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Bible Study Notes 2/28/2023

Word Alive! © 2023 Winter Series Living and Thriving Again! Concord Baptist Church of Boston in Milton Conley Hughes, Jr., Senior Pastor

Tuesday, 28 Feb. 2023, Lesson/Chapter 3, Part 1


Thom S. Rainer, Anatomy Of A Revived Church, ©2020

Quiet Time: Thom S.Rainer, Lesson/Chapter 3 (pp. 43-57)


Putting Intentionality Over Score Cards – Renewed life and meaningful change in the Christian life, cannot be attained by merely “keeping score” of our wrongs and rights. Although genuine change does involve deep spiritual reflection and inner adjustments, these should not be the result of obsessive effort. Because we live in a society that gives credence to “how much” we do,have, and engage in certain activities; there’s a tendency to measure success by quantity, rather than quality. When Jesus sat near the temple one day observing the habits of people who participated in the collections, he noticed a stark contrast between those who gave prideful from their large wealth, and one person who had very little, but humbly gave all she had. Jesus redefined how we count generosity, by focusing on the intentional nature of the woman in honoring God with her gift (Read, Mark 12:41-44, NLT). The two coins the woman gave, represented about two cents for every larger coin the others gave. Another way of looking at this is, if the offering of the wealthy who prided themselves on what they gave, represented an eight-hour work day wage; the woman’s gift represented 20 minutes of a work day. Jesus saw the modesty of her offering, and commended her in that she didn’t give from what she had; but all of what she possessed. In the eyes of Jesus, the widow’s gift had much greater value. Our spiritual worth is of greater value than the standards the world measures things by. We should all avoid being tempted by the amount of the things we do. A Christian’s emphasis should be on how intentional we are in being used of God to grow in Christ; and to represent His presence in the church and the world. In our personal lives in Christ, and in our ministry as His body, it is helpful to use some meaningful standard to measure our effectiveness. However, that standard should encourage and help us to grow deeper in Christ; and to see evidence of our Christian lives and ministries in how we reach others outside of Christ. We are encouraged in this way: “Let us hold tightly without wavering to the hope we affirm. God can be trusted to keep His promise. Let us think of ways to motivate one another to acts of love and good works.” (Hebrews 10:23—24, NLT). Jesus shares a parable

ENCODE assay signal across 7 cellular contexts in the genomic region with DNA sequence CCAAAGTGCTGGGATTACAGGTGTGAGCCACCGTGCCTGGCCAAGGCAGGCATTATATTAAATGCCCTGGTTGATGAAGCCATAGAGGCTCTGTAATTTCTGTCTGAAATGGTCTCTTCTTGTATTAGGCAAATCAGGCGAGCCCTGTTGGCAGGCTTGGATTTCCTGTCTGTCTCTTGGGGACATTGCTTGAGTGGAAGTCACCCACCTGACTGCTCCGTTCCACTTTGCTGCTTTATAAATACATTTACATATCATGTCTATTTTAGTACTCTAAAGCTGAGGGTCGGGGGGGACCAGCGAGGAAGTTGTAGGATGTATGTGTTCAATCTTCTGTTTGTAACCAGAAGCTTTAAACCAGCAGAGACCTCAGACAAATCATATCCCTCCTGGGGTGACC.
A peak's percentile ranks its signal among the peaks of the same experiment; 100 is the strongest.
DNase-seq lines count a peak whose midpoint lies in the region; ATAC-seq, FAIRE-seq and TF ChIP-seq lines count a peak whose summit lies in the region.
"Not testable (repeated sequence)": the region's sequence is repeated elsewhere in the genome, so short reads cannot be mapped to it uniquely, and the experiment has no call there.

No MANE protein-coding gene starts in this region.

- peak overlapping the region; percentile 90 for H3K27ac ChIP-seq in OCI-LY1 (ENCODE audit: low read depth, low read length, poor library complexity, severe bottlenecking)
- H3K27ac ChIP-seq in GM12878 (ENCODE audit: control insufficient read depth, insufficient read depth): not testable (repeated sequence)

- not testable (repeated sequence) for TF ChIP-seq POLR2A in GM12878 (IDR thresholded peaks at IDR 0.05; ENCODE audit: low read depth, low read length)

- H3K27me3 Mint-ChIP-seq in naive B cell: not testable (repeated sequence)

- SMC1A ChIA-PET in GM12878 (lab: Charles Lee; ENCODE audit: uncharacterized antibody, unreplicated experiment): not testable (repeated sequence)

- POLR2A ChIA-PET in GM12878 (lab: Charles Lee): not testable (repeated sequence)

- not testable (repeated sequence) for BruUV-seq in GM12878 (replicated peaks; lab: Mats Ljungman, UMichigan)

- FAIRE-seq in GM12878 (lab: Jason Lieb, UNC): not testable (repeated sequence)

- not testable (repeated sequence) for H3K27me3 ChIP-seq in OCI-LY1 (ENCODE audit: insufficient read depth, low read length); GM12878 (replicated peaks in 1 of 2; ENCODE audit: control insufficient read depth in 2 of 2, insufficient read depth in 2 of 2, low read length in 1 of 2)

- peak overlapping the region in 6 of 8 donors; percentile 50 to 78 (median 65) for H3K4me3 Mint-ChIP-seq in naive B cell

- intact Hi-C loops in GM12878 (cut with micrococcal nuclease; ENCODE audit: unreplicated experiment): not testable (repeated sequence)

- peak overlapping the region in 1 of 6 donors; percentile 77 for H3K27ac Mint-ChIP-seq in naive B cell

where, among other things, he warns His listeners about holding to obsessive habits and standards that draw attention to self. Of the two men who went to pray, the non-religious man, a self- confessed sinner, is forgiven by God. Only sincerity and intentionality of purpose, will bring spiritual renewal and maturity. In his book, Anatomy of A Revived Church, Thom Rainer says, we measure “to make sure we’re on track.”


__________________________KEY IDEA__________________________


What We Believe!

“We must be intentional, and not obsessive, in our need to revive life and renew vigor in our Christian life and ministry.

  1. Being intentional in our faith, brings maturity and renewal.

  2. Obsessively keeping scores, can harm substantive change.

__________________________KEY VERSES__________________________


Mark 12:41-44, NLT

“Jesus sat down near the collection box in the Temple and watched as the crowds dropped in their money. Many rich people put in large sums of money. Then a poor widow came and

dropped in two small coins. Jesus called His disciples to Him and said, “I tell you the truth, this poor widow has given more than all the others who are making contributions. For they gave a tiny part of their surplus, but she, poor as she is, has given everything she has to live on.”


Luke 18:9-13a, NLT

“Then Jesus told this story to some who had great confidence in their own righteousness and scorned everyone else: Two men went to the Temple to pray. One was a Pharisee, and the other was a despised tax collector. The Pharisee stood by himself and prayed this prayer. ‘I thank you God, that I am not a sinner like everyone else. For I don’t cheat, I don’t sin, and I don’t commit adultery. I’m certainly not like that tax collector. I fast twice a week, and I give you a tenth of my income.’ But the tax collector stood at a distance and dared

not even lift his eyes to heaven as he prayed. Instead, he beat his chest in sorrow saying,

‘O God be merciful to me, for I am a sinner.’ I tell you this sinner, not the Pharisee, returned home more justified before God…”

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